Posts Tagged With: Solar power

Green Building December 12th Luncheon: Unstoppable: The Transition to Renewable Energy

Today, building owners and designers are looking to minimize the energy and carbon footprint of new and existing buildings. LEED V4 and the Architecture 2030 Challenge are pushing the industry beyond energy efficiency features into on-site renewable energy generation. Join Taylor Brown and Devin Welch from Sun Tribe Solar, a Charlottesville-based solar energy company, as they discuss renewable trends and design best practices. Come learn more about solar photovoltaics, battery storage options, and Power Purchase Agreements (PPAs) from leaders in the field.

Taylor Brown co-founded Sun Tribe Solar to increase solar PV’s market share on the east coast and is now operating as the Technical Director. Before launching Sun Tribe, Brown worked for Siemens Energy North America. For the first five years with Siemens, Brown was a field project manager performing modernizations and upgrades on steam turbine generators ranging from 150 MW to 920 MW throughout the United States. Brown holds a B.S. in Mechanical Engineering from Virginia Tech.

Devin Welch, co-founder, is also responsible for market strategy at Sun Tribe Solar. Passionate about sustainability, Welch has spent his career championing free market principles as a means to achieve positive change across a broad range of environmental issues, with a focus on finding and capitalizing upon the critical intersections of sustainable best practices and corporate self-interest. At Sun Tribe, Welch continues his work on market transformation by engaging with individuals, businesses, and governments to reimagine the way energy is produced while realizing tangible benefits for all stakeholders. As a member of the leadership team, he has helped Sun Tribe to become one of the fastest growing solar companies in Virginia. Welch is a published author and holds a B.S. in Management from Virginia Tech.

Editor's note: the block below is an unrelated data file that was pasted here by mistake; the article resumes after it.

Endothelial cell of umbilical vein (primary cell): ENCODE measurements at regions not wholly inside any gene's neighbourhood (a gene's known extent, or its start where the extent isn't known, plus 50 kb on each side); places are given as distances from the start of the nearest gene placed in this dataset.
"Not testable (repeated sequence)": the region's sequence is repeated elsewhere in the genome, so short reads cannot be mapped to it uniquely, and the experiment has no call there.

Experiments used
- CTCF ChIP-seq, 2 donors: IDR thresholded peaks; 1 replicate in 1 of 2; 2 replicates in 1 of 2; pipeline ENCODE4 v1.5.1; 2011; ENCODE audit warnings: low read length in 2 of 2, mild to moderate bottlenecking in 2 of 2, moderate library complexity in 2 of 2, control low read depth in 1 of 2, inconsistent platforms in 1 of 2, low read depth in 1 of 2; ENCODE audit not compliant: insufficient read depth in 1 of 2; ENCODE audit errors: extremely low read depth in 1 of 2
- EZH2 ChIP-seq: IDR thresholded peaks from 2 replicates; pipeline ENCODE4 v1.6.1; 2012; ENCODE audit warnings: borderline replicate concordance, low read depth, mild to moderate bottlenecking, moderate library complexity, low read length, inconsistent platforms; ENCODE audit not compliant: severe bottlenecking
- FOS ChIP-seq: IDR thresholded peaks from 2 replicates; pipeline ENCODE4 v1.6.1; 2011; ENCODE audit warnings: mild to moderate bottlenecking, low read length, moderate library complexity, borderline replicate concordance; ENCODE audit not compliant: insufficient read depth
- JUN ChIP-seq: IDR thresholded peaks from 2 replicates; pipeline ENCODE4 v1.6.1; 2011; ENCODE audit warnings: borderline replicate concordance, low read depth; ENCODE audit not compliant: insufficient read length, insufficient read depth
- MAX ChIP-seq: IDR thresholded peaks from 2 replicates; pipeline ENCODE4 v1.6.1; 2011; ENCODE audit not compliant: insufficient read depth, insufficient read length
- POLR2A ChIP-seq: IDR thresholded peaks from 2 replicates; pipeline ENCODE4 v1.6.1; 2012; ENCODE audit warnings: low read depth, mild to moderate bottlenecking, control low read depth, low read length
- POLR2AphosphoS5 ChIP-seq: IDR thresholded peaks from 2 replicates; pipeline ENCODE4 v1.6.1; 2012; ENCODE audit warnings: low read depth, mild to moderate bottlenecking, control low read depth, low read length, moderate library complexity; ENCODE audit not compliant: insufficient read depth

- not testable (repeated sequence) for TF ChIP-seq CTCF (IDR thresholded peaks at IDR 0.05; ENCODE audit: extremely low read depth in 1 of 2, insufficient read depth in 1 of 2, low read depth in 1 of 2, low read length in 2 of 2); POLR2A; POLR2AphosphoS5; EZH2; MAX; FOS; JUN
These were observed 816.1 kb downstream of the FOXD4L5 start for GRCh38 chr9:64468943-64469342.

When:
December 12, noon to 1:00pm (lunch provided)

Register for Lunch Here!

Where: 
City Space
100 5th Street, NE, Downtown Mall, Charlottesville, VA

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Rayton Solar Panels

If you have been thinking about adding solar panels to power your home but have been priced out, that may all change soon. This startup called Rayton is claiming to have built a solar panel with 25% greater efficiency and 60% less expense. If they succeed, it is a game changer for alternative energy!

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Underground Greenhouses

Earth Sheltered Greenhouses use the fact that the earth is a stable temperature all year round to greatly extend the growing season. These were known to native people as walipini or “place of warmth”

http://www.inspirationgreen.com/pit-greenhouses.html

There are so many different types of greenhouses and clever adaptations that books upon books have been written on the subject. Has anyone seen really clever designs in action?

pitgreenhouse

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Site Solar Shading Survey App How-to Guide

The first thing you need to do before building any sort of solar-powered project is to figure out how much sun the site receives. Trees, mountains and houses can all block solar energy from reaching whatever you have collecting it. In the olden days you would go out to the site armed with a compass, protractor, cardboard, string and a washer and plot out the obstructions on paper. Now we have some slick apps for android phones and tablets to help us. Here’s a guide for making a Solar Site Survey Chart using apps for android with a little post processing on a computer.

1. Use the Solar Shading app to make a new project and trace the solid horizon. Follow the directions for the app; there is no need to repeat them here.  Make sure that the program knows your position or things will be thrown off. It is important to trace just the mountains and other solid things that aren’t going anywhere because you certainly can’t change those. Use the share icon in the app to export the pdf of the report; it is useful as it is, but we’ll do more with it later.

dbh